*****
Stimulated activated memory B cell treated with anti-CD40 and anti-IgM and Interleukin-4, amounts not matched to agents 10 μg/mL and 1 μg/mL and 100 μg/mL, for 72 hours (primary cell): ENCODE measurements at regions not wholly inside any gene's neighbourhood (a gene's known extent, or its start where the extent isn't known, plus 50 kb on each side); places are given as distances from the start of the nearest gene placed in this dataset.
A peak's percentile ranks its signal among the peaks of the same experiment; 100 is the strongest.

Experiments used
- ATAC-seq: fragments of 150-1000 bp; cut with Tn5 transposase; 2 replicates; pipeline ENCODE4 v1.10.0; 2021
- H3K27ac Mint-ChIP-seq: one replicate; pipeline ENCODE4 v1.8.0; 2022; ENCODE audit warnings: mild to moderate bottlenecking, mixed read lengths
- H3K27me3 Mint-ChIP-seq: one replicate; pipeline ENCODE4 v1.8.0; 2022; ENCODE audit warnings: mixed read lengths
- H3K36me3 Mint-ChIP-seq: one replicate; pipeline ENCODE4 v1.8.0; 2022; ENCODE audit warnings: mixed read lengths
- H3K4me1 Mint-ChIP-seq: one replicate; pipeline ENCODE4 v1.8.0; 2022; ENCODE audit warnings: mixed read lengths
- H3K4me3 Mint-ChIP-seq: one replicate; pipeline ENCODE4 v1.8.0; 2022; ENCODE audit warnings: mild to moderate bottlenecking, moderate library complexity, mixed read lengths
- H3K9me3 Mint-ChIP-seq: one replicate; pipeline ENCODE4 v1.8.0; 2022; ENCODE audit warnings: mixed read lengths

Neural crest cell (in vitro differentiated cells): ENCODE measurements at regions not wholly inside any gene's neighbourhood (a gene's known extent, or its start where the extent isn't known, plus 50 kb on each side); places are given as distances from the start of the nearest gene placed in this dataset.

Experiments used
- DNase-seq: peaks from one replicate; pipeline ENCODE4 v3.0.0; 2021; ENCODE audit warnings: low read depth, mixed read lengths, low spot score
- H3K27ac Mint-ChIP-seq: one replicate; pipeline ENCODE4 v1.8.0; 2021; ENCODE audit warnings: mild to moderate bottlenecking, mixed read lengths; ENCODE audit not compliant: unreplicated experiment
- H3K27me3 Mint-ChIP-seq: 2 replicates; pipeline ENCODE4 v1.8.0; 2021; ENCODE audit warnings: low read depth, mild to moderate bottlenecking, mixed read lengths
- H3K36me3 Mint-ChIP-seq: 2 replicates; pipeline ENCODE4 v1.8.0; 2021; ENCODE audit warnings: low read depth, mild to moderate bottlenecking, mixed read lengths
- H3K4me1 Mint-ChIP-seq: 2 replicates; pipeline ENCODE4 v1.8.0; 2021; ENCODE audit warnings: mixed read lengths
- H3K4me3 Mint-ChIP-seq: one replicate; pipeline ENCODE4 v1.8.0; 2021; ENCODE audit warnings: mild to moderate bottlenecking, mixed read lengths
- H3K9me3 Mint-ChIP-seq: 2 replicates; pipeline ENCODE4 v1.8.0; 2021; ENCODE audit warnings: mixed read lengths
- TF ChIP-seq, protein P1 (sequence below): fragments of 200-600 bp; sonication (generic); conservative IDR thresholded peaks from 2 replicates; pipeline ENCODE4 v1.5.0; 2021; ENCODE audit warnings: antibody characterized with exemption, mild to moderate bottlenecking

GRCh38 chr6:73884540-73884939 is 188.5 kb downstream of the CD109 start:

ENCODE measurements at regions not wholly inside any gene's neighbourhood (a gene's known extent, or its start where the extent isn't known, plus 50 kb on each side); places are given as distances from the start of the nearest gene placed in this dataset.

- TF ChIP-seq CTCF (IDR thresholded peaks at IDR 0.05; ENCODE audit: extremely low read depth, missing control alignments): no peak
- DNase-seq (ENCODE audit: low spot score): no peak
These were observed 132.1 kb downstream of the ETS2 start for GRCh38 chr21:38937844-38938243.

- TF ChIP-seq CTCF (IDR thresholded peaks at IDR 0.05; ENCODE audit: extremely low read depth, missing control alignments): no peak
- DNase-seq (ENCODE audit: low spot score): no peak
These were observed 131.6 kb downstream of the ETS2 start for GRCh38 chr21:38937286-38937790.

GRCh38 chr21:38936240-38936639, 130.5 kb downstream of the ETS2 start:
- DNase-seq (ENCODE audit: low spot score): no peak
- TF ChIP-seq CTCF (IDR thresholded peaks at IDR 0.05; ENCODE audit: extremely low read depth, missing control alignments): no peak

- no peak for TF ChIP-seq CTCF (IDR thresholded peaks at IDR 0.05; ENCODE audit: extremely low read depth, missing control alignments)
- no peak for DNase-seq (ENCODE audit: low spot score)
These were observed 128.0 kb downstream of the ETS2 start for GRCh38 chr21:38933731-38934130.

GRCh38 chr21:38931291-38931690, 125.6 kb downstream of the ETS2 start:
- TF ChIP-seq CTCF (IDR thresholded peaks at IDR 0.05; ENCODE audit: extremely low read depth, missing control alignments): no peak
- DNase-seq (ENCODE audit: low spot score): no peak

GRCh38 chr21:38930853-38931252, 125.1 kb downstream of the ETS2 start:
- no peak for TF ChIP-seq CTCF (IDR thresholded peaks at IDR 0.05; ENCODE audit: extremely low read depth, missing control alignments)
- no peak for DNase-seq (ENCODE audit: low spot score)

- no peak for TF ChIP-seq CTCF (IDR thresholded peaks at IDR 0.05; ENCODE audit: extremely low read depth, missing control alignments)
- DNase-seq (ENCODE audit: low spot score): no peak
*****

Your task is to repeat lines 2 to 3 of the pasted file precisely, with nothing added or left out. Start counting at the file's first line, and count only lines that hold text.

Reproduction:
A peak's percentile ranks its signal among the peaks of the same experiment; 100 is the strongest.

Experiments used